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Putting people in control

Andy Curtis, Senior researcher at Local Trust outlines our response to the Civil Society Strategy and how can the Big Local model help redefine our understanding of civil society?

May 2018

Recently the Office for Civil Society (OCS) held a major consultation on its new Civil Society Strategy. Like many organisations, Local Trust submitted our own thoughts on this.

There are many strengths of civil society. It makes up a major part of our economy contributing over £15 billion per year and employing nearly 900,000 people. It is often able to deliver solutions and access people the state struggles to help. It can mobilise people and harness resources in ways that are beyond the capability of the private sector. And it connects us together – a significant proportion of the population give their time voluntarily and donate cash to good causes. We know from Local Trust’s own Big Local programme just how much unpaid time local people are willing to put into making their areas better.

However, it is also a sector going through period of transition. With austerity putting pressure on funding from both the national and local state, as well as changing economic and demographic factors – including an aging population – civil society organisations are having to rethink and reinvent business models to respond. The shape of the civil society sector that emerged through the noughties and survived the challenges of the last decade may not be the one we need for the next ten years.

The Big Local Model

In lots of ways, Big Local is an exciting exploration of a different model, and one that might become increasingly important as communities seek to maximise the scope for delivering and commissioning their own solutions as the state retreats. It’s a simple concept to start with – in 150 communities across the country, partnerships of local residents have been given £1 million each to spend over ten-fifteen years on resident priorities. Big Local is place-based funding. In basic terms, place-based funding is about supporting places, not projects and organisations. It involves a transfer of money and genuine decision-making power into the hands of communities, and vitally it is a long term investment too, at least ten years, in contrast to short-term regeneration programmes in the past, which also often only gave residents a tokenistic say in how the funding should be spent. In the process, it has enabled local areas to lever in new partnerships and other sources of funding. It has also enabled areas – often previously low on civic/social capital – to realise the value of the individuals living in their neighbourhoods. In Big Locals across the country we are seeing a massive increase in volunteering, with local residents collectively giving 1000s of hours a week.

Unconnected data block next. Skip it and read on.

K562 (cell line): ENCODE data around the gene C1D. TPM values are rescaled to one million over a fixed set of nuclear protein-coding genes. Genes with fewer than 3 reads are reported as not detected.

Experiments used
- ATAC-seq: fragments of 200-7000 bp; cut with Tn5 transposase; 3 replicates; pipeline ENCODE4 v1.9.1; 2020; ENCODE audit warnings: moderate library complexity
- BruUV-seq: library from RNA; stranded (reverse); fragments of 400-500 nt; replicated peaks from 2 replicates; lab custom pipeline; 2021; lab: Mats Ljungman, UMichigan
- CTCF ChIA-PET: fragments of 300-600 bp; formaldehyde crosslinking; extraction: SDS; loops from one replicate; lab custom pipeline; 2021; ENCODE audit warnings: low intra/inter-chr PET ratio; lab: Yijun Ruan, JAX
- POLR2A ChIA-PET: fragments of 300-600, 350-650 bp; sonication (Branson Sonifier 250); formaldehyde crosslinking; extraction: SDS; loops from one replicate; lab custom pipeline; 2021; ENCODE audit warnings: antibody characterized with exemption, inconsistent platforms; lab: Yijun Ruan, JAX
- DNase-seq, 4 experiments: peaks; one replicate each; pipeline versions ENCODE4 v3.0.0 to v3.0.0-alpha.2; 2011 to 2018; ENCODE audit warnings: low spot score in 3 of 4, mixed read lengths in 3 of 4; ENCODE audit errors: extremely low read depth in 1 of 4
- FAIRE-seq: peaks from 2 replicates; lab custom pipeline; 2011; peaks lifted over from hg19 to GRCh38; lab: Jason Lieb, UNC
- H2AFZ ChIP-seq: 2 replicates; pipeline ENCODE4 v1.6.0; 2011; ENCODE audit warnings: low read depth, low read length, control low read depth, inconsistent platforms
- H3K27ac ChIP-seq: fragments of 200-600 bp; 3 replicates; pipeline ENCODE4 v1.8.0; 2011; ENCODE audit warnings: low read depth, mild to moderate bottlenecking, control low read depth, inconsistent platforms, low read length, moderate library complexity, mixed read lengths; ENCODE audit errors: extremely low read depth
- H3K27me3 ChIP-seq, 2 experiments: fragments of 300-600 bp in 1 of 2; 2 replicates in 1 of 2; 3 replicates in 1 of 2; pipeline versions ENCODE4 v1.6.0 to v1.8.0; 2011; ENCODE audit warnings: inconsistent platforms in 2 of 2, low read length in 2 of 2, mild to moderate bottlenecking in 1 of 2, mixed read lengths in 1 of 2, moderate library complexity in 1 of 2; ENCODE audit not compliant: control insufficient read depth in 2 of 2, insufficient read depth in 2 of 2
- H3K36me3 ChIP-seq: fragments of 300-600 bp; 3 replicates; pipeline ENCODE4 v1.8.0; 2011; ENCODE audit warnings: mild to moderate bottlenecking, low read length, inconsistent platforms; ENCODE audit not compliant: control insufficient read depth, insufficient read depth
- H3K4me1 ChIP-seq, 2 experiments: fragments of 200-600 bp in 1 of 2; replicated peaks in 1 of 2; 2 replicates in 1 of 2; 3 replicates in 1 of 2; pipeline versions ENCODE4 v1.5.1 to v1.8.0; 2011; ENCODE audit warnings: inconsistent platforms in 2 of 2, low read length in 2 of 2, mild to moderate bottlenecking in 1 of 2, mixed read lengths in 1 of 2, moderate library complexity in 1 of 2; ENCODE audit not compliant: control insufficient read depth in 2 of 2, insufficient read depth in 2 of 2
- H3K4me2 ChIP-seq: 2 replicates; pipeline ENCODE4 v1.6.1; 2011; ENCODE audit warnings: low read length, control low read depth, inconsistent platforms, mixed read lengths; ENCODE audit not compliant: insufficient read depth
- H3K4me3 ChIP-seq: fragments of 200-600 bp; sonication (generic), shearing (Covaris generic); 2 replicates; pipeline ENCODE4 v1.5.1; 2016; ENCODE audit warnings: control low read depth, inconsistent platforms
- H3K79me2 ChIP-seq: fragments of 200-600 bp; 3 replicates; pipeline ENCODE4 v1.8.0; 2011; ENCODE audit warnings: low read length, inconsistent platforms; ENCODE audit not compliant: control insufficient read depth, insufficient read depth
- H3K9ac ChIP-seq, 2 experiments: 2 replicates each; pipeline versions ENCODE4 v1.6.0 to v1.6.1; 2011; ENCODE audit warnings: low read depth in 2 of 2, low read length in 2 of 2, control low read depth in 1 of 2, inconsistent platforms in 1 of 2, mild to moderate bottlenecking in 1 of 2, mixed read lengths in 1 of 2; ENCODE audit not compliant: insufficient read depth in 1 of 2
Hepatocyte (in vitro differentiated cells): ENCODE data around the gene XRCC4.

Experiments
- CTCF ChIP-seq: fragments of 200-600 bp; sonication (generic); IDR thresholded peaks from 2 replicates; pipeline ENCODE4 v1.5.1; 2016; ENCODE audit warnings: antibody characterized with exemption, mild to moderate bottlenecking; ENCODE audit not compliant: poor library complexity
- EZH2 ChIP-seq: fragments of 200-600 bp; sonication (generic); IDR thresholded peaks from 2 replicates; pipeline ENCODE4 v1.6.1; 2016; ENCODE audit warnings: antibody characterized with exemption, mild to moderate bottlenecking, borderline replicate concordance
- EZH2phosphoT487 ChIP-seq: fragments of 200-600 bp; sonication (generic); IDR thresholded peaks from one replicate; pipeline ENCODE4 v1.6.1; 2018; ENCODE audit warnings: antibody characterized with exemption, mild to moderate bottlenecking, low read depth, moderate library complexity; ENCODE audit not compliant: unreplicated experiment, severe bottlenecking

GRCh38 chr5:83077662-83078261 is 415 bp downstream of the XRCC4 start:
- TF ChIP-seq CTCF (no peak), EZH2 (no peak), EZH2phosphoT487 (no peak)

Re-thinking civil society?

The OCS consultation’s bold ambition to redefine civil society to include everything outside the public sector offers an opportunity to rethink how we can individually and collectively contribute to ensure we all share better places to live. Civil society is the place in which we all engage, embracing motivated individuals, a socially aware private sector as well as the traditional voluntary sector. There may be semantic issues here, civil society has a long tradition of being defined separately from the public and private sectors – but it feels more like a challenge that we need to embrace.